With no speech, Ningyo relates the story of a boy who falls in love with a mermaid. Their love blossoms in wonderful places (and through amusing games), but when living in a world of prohibition, one can not daydream as he pleases: torture and brainwashing should teach the boy what reality is made of, and that does not include mermaids...
The short Broken Down Film is just that: broken. The film has aged poorly and the projector has trouble keeping the frame straight, but the protagonist is well aware of this. Exploiting these conditions the bumbling cowboy attempts to rescue a damsel in distress and win her heart.
In a futuristic world almost barren of life, mankind is confined to mechanized domed cities where A.I.’s control all aspects of life. In this world, humans are no longer born, they are manufactured in a production line; and alongside them live androids known as autoreivs. Within one of these domed sanctuaries named Romdeau lives Re-l Mayer, one of a few citizens who aren’t entirely prevented from thinking. Her grandfather's prominent position and the affection of the scientist Daedalus have left her more free will than is normally allowed, but Re-l has started to question the sanctity of the city and the citizens' perfect way of life. With mysterious beings known as proxies causing havoc and a man named Vincent causing great influence on her life, Re-l must travel outside of the city to find the answers she seeks and discover the mystery behind "the awakening".
If you liked the plot of Ningyo, you will probably like Ergo Proxy. It is much more complex and interesting. Although it doesn't involve mermaids, it also deals with people that are held under mind control, and the main character tries to escape from that brainwashing society and find the truth that is being hidden from the common citizen.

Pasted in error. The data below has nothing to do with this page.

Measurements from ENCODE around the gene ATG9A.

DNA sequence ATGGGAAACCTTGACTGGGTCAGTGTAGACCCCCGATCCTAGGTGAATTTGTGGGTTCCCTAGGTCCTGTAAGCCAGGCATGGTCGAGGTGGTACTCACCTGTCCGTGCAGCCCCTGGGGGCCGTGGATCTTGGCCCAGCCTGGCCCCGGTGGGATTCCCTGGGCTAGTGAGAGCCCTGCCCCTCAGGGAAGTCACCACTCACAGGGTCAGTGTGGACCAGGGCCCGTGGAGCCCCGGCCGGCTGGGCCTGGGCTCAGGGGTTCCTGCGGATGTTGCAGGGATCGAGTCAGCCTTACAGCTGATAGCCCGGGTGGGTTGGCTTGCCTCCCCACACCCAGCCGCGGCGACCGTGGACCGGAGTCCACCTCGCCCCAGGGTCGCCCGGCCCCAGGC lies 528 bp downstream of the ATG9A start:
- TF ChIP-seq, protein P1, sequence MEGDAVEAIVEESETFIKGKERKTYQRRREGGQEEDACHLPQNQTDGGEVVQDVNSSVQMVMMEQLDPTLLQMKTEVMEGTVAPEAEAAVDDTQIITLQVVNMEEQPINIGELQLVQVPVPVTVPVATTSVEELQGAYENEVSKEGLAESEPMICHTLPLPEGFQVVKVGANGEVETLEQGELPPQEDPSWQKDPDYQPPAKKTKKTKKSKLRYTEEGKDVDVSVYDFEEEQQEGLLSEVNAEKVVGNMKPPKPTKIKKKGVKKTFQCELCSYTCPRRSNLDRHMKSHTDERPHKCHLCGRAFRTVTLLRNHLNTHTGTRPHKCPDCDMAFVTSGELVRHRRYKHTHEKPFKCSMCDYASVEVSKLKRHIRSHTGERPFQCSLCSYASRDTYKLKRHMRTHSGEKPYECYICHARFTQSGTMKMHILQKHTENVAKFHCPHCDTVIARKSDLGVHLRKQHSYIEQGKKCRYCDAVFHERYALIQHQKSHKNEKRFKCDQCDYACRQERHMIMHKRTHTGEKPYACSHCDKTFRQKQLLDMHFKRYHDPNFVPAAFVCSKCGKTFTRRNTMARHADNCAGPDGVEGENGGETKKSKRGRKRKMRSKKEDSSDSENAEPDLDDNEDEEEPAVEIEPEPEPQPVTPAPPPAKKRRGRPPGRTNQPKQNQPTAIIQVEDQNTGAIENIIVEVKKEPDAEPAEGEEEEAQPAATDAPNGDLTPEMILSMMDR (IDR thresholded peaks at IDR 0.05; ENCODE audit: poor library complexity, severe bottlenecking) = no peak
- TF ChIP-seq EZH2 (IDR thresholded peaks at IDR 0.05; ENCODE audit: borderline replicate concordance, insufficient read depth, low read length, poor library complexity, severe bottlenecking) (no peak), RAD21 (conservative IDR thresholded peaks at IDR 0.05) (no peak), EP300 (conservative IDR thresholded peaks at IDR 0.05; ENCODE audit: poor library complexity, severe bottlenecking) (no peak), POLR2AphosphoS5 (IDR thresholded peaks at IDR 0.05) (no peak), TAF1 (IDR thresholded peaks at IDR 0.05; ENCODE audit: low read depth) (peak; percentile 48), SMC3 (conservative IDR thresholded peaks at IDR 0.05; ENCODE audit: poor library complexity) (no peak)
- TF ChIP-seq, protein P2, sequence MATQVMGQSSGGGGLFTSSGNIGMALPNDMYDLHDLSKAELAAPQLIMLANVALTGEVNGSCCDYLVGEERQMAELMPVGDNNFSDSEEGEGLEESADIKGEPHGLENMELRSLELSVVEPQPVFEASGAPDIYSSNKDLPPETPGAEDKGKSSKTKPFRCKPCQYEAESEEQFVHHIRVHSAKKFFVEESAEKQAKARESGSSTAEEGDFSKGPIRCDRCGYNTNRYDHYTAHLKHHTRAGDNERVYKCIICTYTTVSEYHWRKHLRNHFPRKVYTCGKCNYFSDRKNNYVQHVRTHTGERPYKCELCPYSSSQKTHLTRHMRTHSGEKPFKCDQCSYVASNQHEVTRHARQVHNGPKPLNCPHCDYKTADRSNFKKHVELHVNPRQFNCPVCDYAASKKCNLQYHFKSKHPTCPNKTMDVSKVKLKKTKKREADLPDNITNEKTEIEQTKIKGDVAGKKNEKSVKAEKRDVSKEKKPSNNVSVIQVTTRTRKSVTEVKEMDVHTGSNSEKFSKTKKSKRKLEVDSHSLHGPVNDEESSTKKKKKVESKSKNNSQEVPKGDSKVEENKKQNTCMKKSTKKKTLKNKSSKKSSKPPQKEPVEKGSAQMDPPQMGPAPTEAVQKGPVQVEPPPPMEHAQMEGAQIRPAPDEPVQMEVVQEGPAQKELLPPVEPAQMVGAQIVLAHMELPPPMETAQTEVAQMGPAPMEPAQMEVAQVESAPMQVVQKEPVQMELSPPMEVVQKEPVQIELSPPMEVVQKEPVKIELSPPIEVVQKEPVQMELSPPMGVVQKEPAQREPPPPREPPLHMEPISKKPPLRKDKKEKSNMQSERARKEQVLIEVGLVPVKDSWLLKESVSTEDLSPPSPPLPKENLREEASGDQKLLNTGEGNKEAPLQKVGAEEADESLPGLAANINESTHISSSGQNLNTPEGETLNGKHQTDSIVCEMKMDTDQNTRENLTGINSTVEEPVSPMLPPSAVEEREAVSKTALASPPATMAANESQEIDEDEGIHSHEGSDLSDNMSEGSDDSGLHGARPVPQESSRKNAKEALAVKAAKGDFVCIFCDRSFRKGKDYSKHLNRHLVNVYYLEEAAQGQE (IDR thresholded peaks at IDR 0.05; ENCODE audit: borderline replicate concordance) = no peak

What if you could fly? Jumping by Osamu Tezuka lets us literally jump through time and space. Shot from a first person perspective with nothing but ambient noise as a soundtrack you are witness to a seamless journey across rural Japan, into the heart of modern Tokyo, and beyond, showing us a subtle study of modern life and the impact that progress has on us and our environment.
The memory works in mysterious ways. From stereotypes that help us to remember people, to what is left of the day we broke up, or even to what other creatures will remember of humans after our race is extinguished, the abstract comments of the narrator are illustrated in a literal way by the animation - resulting in holy toilet cities and other cyclopean creatures.
Life unfolds in the most unexpected places. Story of a Street Corner follows the bustling activities of a street corner, but not the ones you would expect. A hungry mouse, a moth desperately seeking the food caught in a spider’s web, and a love triangle unfolding between the posters lining the street are all depicted with an original musical score as the only sound.
Both Ningyo and Tales of a Street Corner are about an impossible romance in a world where daydreaming is out of the question. Though the stories are different, both are quite similar in the way they focus on the story and keep it as pure as possible, not bothering with amazing effects or implicit aspects.